¹ FAI Record File Number 8652

² FAI Record File Number 8511

³ FAI Record File Number 8514

© 2017, Bryan R. Swopes

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28 July 1976

Lockheed SR-71A 61-7958. (Fédération Aéronautique Internationale)

28 July 1976: A U.S. Air Force Lockheed SR-71A, serial number 61-7958, flown by Captain Robert C. Helt and Major Larry A. Elliott, USAF, set an Fédération Aéronautique Internationale (FAI) World Record for Altitude in Horizontal Flight, at 85,068 feet (25,929 meters).

FAI Record File Num #3496 [Direct Link]
Status: ratified – retired by changes of the sporting code
Region: World
Class: C (Powered Aeroplanes)
Sub-Class: C-1 (Landplanes)
Category: Not applicable
Group: 3 : turbo-jet
Type of record: Altitude in horizontal flight
Performance: 25 929 m
Date: 1976-07-28
Course/Location: Beale Air Force Base, CA (USA)
Claimant Robert C. Helt (USA)
Aeroplane: Lockheed SR-71 “Blackbird” (USAF)
Engines: 2 Pratt & Whitney J-58/JTD11D-20A

On the same day, Captain Eldon W. Joersz and Major George T. Fuller, Jr., flew 958 to 2,193.17 miles per hour (3,529.56 kilometers per hour) over a 15/25 kilometer course at Beale Air Force Base, California, setting an FAI World Absolute Speed Record.

FAI Record File Num #8865 [Direct Link]
Status: ratified – retired by changes of the sporting code
Region: World
Class: C (Powered Aeroplanes)
Sub-Class: C-1 (Landplanes)
Category: Not applicable
Group: 3 : turbo-jet
Type of record: Speed over a straight 15/25 km course
Performance: 3 529.56 km/h
Date: 1976-07-28
Course/Location: Beale Air Force Base, CA (USA)
Claimant Eldon W. Joersz (USA)
Aeroplane: Lockheed SR-71 “Blackbird”
Engines: 2 Pratt & Whitney J-58/JTD11D-20A

FAI Record File Num #8879 [Direct Link]
Status: ratified – current record
Region: World
Class: C (Powered Aeroplanes)
Sub-Class: C-Absolute (Absolute Record of classes C, H and M)
Category: Not applicable
Group: Not applicable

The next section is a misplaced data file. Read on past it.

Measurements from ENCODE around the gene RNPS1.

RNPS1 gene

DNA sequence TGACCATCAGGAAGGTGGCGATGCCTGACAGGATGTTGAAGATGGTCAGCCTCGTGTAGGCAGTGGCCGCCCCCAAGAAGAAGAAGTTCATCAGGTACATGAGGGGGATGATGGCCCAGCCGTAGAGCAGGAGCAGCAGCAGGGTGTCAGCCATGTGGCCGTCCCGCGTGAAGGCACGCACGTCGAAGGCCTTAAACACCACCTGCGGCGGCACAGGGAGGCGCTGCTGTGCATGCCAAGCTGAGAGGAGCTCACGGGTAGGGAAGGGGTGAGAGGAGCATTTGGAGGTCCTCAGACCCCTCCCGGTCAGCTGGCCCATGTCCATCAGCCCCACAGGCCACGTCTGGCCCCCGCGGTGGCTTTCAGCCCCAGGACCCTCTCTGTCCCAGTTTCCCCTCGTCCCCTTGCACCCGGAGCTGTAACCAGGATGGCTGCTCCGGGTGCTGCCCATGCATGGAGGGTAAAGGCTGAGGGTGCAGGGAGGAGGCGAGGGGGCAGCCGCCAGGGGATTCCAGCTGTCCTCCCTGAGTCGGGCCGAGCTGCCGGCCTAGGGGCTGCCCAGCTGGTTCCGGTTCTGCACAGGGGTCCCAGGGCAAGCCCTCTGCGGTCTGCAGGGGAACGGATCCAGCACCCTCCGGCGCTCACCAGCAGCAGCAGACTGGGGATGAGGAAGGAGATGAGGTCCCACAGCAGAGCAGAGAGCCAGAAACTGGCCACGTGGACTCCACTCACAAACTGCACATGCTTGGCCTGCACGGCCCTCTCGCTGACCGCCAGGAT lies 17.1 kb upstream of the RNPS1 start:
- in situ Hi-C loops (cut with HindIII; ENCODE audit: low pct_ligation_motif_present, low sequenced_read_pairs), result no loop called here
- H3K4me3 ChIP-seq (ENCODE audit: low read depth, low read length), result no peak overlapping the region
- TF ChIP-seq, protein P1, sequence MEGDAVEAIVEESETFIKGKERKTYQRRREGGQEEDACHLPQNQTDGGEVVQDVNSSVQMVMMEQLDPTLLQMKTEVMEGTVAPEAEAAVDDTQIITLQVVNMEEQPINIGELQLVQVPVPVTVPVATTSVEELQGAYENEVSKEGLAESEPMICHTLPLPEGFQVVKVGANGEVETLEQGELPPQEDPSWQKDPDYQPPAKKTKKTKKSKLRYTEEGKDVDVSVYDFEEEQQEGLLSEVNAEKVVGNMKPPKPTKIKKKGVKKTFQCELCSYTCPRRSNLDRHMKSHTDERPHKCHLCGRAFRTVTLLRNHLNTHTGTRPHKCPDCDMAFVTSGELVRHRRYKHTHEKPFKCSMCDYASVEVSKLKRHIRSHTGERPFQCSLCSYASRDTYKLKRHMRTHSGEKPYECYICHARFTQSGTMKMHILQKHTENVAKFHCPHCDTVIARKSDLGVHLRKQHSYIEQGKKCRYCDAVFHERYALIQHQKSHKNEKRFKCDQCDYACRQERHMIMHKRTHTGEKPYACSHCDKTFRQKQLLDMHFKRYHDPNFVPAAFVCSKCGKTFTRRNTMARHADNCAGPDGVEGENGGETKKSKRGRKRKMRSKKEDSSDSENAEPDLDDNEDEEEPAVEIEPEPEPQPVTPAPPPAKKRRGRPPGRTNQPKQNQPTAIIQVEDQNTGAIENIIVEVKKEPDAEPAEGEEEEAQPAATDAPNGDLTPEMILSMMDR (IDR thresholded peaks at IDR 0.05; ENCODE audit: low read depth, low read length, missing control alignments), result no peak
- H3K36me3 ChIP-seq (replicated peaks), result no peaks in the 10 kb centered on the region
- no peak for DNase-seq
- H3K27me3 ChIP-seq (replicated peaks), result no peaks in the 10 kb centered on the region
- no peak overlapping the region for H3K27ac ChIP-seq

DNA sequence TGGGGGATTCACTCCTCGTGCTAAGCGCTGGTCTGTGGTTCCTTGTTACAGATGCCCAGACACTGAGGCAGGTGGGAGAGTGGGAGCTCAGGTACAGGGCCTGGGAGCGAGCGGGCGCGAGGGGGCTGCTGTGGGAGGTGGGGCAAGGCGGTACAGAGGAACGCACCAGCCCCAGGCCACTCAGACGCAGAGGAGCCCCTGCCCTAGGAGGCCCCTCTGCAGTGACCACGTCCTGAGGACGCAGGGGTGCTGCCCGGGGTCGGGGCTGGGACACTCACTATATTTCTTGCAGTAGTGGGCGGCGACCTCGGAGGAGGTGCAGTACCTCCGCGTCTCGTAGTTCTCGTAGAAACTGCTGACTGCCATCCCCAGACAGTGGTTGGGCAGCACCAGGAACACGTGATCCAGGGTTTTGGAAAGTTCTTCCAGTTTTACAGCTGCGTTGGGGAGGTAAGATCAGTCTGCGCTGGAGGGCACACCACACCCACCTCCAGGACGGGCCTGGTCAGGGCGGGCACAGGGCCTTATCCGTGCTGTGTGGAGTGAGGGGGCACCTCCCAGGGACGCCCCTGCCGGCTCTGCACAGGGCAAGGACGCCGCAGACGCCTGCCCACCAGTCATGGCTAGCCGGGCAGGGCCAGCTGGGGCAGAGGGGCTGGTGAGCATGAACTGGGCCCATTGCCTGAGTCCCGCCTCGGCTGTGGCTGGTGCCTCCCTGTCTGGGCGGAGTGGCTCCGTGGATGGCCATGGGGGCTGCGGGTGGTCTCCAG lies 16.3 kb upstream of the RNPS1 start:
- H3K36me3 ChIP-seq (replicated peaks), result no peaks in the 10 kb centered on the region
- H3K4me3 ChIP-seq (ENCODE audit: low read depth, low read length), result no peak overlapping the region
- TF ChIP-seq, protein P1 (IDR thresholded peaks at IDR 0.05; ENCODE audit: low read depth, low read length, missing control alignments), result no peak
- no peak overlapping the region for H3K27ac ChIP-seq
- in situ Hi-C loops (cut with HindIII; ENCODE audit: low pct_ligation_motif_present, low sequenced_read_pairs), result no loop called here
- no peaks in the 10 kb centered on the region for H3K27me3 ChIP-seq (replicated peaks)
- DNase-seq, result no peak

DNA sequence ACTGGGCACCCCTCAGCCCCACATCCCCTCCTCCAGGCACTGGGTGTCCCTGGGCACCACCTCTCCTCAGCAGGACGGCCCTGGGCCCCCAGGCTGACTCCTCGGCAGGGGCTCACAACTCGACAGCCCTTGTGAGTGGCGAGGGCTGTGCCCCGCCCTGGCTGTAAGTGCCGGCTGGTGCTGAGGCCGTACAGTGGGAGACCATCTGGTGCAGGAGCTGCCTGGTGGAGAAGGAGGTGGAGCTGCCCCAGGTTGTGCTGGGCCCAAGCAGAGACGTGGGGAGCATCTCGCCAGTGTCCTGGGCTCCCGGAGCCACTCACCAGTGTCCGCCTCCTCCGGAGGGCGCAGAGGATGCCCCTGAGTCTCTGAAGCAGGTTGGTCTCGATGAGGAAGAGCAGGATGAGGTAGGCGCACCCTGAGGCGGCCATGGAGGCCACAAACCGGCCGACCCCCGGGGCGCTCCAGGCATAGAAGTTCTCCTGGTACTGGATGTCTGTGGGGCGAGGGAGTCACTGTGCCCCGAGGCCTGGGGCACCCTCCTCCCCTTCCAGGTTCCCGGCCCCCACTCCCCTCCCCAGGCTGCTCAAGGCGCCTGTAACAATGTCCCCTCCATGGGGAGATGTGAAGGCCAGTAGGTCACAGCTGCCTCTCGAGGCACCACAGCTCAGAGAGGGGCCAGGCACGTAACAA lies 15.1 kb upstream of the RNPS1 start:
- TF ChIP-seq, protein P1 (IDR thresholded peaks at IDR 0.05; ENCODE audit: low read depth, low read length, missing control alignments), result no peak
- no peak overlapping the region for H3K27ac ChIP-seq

Type of record: Speed
Performance: 3 529.56 km/h
Date: 1976-07-28
Course/Location: Beale Air Force Base, CA (USA)
Claimant Eldon W. Joersz (USA)
Aeroplane: Lockheed SR-71 “Blackbird”
Engines: 2 Pratt & Whitney J-58/JTD11D-20A

De La Vaulx Medal
De La Vaulx Medal

The previous day, the same airplane flown by Major Adolphus H. Bledsoe, Jr., pilot, and Major John T. Fuller, RSO , set the World Absolute Speed Record of 2,092.29 miles per hour (3,367.22 kilometers per hour) over a 1,000 kilometer closed circuit. Captain Joersz and Major George Fuller’s record superseded the one set by Bledsoe and John Fuller.

All six airmen were awarded the Henry De La Vaulx Medal by the FAI.

Today, 61-7958 is on display at the Museum of Aviation, Warner-Robins, Georgia. 32 of these long range strategic reconnaissance aircraft were built by the Lockheed Skunk Works.

Lockheed SR-71A 61-7958 at Beale AFB, 28 July 1976. (U.S. Air Force)

© 2015, Bryan R. Swopes

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4 July 1973

Lieutenant Colonel Charles H. Manning, Major Paul M. Schaefer and Technical Sergeant Emund K. Schindler, the record-setting crew of Chuck’s Challenge. (FAI)

4 July 1973: One of the last Grumman Albatross flying boats in service with the United States Air Force, HU-16B 51-5282, set a Fédération Aéronautique Internationale (FAI) altitude record for amphibians (Class C-3) when, at 12:33 p.m. EDT, it reached 10,022 meters (32,881 feet).¹ This exceeded the previous record set 37 years earlier by 2,417 meters (7,930 feet).²